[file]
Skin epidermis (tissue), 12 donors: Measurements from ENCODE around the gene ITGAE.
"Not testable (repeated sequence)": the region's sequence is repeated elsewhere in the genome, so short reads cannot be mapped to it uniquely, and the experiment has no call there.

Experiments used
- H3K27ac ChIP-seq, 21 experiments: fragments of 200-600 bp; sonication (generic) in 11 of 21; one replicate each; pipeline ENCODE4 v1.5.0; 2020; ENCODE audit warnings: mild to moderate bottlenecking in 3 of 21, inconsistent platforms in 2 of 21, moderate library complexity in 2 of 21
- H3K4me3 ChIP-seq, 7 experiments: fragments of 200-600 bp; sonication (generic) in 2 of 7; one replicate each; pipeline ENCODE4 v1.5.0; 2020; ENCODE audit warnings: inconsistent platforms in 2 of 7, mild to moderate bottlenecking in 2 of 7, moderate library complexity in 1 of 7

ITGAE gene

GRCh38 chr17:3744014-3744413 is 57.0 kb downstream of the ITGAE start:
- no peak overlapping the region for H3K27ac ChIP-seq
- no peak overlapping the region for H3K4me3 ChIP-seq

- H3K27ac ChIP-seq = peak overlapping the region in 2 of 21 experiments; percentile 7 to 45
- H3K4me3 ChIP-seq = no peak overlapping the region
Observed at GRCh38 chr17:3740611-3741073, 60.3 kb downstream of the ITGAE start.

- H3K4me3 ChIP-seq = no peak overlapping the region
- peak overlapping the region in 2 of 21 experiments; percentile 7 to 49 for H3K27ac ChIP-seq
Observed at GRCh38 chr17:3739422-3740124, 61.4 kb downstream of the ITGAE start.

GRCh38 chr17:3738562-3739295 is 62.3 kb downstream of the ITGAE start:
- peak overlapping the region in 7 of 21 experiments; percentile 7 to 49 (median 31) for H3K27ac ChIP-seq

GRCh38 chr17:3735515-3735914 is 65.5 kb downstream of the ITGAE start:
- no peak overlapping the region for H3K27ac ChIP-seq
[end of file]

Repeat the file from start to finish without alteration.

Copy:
Skin epidermis (tissue), 12 donors: Measurements from ENCODE around the gene ITGAE.
"Not testable (repeated sequence)": the region's sequence is repeated elsewhere in the genome, so short reads cannot be mapped to it uniquely, and the experiment has no call there.

Experiments used
- H3K27ac ChIP-seq, 21 experiments: fragments of 200-600 bp; sonication (generic) in 11 of 21; one replicate each; pipeline ENCODE4 v1.5.0; 2020; ENCODE audit warnings: mild to moderate bottlenecking in 3 of 21, inconsistent platforms in 2 of 21, moderate library complexity in 2 of 21
- H3K4me3 ChIP-seq, 7 experiments: fragments of 200-600 bp; sonication (generic) in 2 of 7; one replicate each; pipeline ENCODE4 v1.5.0; 2020; ENCODE audit warnings: inconsistent platforms in 2 of 7, mild to moderate bottlenecking in 2 of 7, moderate library complexity in 1 of 7

ITGAE gene

GRCh38 chr17:3744014-3744413 is 57.0 kb downstream of the ITGAE start:
- no peak overlapping the region for H3K27ac ChIP-seq
- no peak overlapping the region for H3K4me3 ChIP-seq

- H3K27ac ChIP-seq = peak overlapping the region in 2 of 21 experiments; percentile 7 to 45
- H3K4me3 ChIP-seq = no peak overlapping the region
Observed at GRCh38 chr17:3740611-3741073, 60.3 kb downstream of the ITGAE start.

- H3K4me3 ChIP-seq = no peak overlapping the region
- peak overlapping the region in 2 of 21 experiments; percentile 7 to 49 for H3K27ac ChIP-seq
Observed at GRCh38 chr17:3739422-3740124, 61.4 kb downstream of the ITGAE start.

GRCh38 chr17:3738562-3739295 is 62.3 kb downstream of the ITGAE start:
- peak overlapping the region in 7 of 21 experiments; percentile 7 to 49 (median 31) for H3K27ac ChIP-seq

GRCh38 chr17:3735515-3735914 is 65.5 kb downstream of the ITGAE start:
- no peak overlapping the region for H3K27ac ChIP-seq